TOKYO — The Bigger Bang Theory is in play for Team Philippines.
Boxing and golf, the two remaining disciplines for the country in the XXXII Olympiad, track their respective destinies Thursday as the Games wind down four days before the curtains fall.
Safe in the vault when Team PH wraps up operations and flies home Monday are the country’s first-ever gold medal courtesy of weightlifting champion Hidilyn Diaz at the Tokyo International Forum on July 26, and its second boxing silver medal, delivered by featherweight bet Nesthy Petecio at the Kokugikan Arena on August 3.
Already at hand, but with a chance to change sheen and color, are two bronze medals, secured by boxing middleweight Eumir Felix Marcial and flyweight Carlo Paalam, who fight Thursday for berths in the gold medal bout, bringing the total to four.
The four-medal performance in the pandemic-delayed Games has, at this point, already surpassed the 1932 Los Angeles Olympics collection of three bronzes, with the distant golf fairways here a potential source for one or two more.
Also in the hunt for podium finishes, even gold medals, are golfers Yuka Saso, the reigning US Women’s Open champion, and top LPGA campaigner Bianca Pagdanganan who started their Olympic campaigns Wednesday at the Kasumigaseki Country Club in Saitama, a rolling estate 40.9 kilometers northwest of central Tokyo.
“Hopefully, God willing, they will be victorious and delivering multiple golds,” said Rep. Bambol Tolentino, president of the Philippine Olympic Committee.
“Let us not be contented with one gold.”
Philippine Sports Commission chairman Butch Ramirez reiterated his support for the Filipino athletes, especially those still in Tokyo.
“We continue to support our remaining Olympians. We believe in you,” said Ramirez, who returned a few days ago from Japan to personally supervise legally-mandated incentives for the Philippine athletes.
“The PSC has believed in you from the very beginning. Thank you for giving your best performance in every match, knowing in your heart that on stage is not just you, but all the other Filipinos praying and rooting for you,” he added.
Pagdanganan plunged into action in the women’s individual stroke play with promising results, firing a two-under par 69 to join the early leaders, Madelene Sagstrom of Sweden, at 5-under 66, and Nelly Korda of the United States, 4-under 67.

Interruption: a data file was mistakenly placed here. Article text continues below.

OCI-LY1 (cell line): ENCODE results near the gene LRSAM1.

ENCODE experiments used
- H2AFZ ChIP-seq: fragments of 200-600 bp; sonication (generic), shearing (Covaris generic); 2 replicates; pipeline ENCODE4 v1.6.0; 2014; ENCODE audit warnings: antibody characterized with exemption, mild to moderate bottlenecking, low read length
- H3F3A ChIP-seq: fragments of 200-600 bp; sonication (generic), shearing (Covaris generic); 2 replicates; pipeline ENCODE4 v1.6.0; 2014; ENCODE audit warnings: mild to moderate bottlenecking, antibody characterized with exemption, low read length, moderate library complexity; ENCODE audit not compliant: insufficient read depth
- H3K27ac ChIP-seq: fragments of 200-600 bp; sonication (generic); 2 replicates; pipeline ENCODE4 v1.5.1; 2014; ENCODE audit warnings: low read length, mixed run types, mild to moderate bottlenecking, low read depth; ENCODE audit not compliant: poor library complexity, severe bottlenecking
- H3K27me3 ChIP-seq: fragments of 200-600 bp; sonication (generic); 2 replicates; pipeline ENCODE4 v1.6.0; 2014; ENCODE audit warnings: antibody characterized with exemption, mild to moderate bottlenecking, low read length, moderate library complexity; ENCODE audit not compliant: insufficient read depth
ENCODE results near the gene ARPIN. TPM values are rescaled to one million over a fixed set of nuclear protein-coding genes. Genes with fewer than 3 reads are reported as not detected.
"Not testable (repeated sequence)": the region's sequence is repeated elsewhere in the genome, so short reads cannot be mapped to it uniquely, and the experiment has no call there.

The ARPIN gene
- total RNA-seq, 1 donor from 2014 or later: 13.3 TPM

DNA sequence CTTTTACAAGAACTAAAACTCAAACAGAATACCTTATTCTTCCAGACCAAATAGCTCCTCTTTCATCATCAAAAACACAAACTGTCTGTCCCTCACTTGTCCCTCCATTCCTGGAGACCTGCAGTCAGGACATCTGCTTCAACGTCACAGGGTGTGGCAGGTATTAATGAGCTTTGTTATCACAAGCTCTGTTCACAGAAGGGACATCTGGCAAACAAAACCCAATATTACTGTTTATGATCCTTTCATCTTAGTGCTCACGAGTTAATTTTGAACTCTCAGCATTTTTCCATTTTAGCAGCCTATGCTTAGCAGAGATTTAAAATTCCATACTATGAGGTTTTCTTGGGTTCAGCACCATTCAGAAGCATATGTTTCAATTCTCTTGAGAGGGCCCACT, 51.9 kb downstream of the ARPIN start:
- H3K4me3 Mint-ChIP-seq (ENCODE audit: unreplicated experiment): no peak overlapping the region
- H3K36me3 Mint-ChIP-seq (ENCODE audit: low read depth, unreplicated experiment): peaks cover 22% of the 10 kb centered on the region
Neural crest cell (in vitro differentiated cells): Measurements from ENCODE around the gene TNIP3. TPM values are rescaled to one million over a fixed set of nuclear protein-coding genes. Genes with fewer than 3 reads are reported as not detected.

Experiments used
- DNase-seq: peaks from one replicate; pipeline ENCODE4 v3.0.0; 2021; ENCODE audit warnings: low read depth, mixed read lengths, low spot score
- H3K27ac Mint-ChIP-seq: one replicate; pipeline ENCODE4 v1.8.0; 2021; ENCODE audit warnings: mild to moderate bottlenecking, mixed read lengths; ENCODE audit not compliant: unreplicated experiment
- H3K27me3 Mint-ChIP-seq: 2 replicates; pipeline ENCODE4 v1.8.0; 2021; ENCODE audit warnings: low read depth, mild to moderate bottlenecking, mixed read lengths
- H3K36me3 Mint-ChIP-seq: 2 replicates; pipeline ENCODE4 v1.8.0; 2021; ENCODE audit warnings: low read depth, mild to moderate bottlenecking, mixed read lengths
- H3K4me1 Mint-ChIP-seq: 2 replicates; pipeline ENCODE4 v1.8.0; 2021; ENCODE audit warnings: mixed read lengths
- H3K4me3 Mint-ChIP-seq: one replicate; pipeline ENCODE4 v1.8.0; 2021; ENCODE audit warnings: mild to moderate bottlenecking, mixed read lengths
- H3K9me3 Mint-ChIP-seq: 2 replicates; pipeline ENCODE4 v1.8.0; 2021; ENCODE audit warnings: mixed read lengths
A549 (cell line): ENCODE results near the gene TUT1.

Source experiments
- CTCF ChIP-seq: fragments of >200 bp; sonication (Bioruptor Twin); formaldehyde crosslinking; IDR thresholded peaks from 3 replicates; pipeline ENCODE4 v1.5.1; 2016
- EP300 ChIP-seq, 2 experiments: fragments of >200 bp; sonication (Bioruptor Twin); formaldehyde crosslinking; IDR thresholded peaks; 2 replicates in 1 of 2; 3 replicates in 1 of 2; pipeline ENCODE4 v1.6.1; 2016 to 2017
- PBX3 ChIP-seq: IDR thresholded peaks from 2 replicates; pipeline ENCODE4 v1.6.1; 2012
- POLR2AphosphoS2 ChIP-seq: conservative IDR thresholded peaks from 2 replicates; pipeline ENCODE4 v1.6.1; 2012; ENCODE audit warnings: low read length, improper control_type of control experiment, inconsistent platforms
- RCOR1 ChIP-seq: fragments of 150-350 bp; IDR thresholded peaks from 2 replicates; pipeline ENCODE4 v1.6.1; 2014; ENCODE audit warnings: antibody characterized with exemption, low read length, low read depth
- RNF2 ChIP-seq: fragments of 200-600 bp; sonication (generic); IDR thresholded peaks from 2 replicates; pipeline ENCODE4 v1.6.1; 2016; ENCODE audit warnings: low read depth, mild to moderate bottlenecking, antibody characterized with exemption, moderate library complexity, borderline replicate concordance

Amid the cool morning weather and controlled wind conditions before temperatures abruptly rose, Pagdanganan, 23, third during the LPGA Drive On Championship at Reynolds Lake Oconee in Greensboro, Georgia in 2020, opened with back-to-back birdies, then added two more in the par-5 5th, par-5 14th and par-3 16th.
She bogeyed the 4th, 11th and 15th before regaining her touch on the last hole to keep her in strong contention.
Saso, meanwhile, struggled a bit from the start, bogeying the 2nd and 5th, and gaining no relief in the back nine with more of the same in the 11th, 15th and 16th, her two birdies a rare occurrence in her 34-34 scores to stand at 3-over par 74 for the day
The reigning US Women’s Open champion is expected to whip herself back into the main fold in the second round Thursday from joint 48th place at 3-over par 74.
The midday sun at the sprawling golf course continued to claim casualties, with the caddies of Saso and American Lexi Thompson dehydrated before and during the opening, and Pagdanganan’s coach Carito Villaroman, a former world junior golf champion, also overheating.
Paalam and Marcial face gargantuan tasks in their bid to align themselves with Petecio’s singular achievement of becoming the country’s first medal winner in 25 years after Mansueto ‘Onyok’ Velasco who also took the silver in the Atlanta Olympics in 1996.
Paalam takes on Japan’s Ryomei Tanaka in the 48-52kg semifinals at 1:30 p.m., followed by Marcial in the 69-75kg division at 2:03 p.m. against top seed Oleksandr Khyzhniak of Ukraine.
Paalam earned a technical split decision over 2016 Rio Olympics gold medalist Shakhobidin Zoirov of Uzbekistan following a head collision that left both fighters bleeding in the second round of their quarterfinal showdown, forcing the referee to stop the contest on the advise of the ring physician.
Marcial, on the other hard, took the faster route to the semis, hardly working up a sweat in knocking out Armenian Arman Darchinyan in the first round in the quarters, the quickest of three stoppages in the tournament so far.
The volume-punching Tanaka, ranked ninth during the 2018 Asian Games in Palembang-Jakarta, emerged victorious by a 4-1 split decision in his quarterfinal slugfest against Columbia’s Yuberjen Herney Martinez Rivaz last Tuesday.
While no hometown crowd will be cheering for Tanaka, a close fight could have dire consequences for Paalam in the aftermath of the Petecio final against Japanese Sena Irie, who went on to become her country’s first woman Olympic boxing champion via a 5-0 victory.
Khyzhniak, meantime, could present a nightmare matchup for Marcial, with the Ukrainian packing a sterling record which he accumulated with triumphs in the Strandja Memorial in Sofia, Bulgaria from 2019 to 2021, European Championships in Minsk, Belarus in 2019, and the World Championships in Hamburg, Germany in 2017.
Seeded to the Round of 16 here, Khyzhniak crushed Japan’s Yuito Moriwaki 5-0, and then defeated Dominican Republic’s Euri Cedeno Martinez in the quarterfinals 4-1.
“Coach Don (Abnett) says Eumir will have a tough fight but he feels they have devised a good plan for Khizniak,” said Ed Picson, secretary-general of the Association of Boxing Alliances in the Philippines.
“He also thinks Carlo should prevail over the Japanese but will not put anyth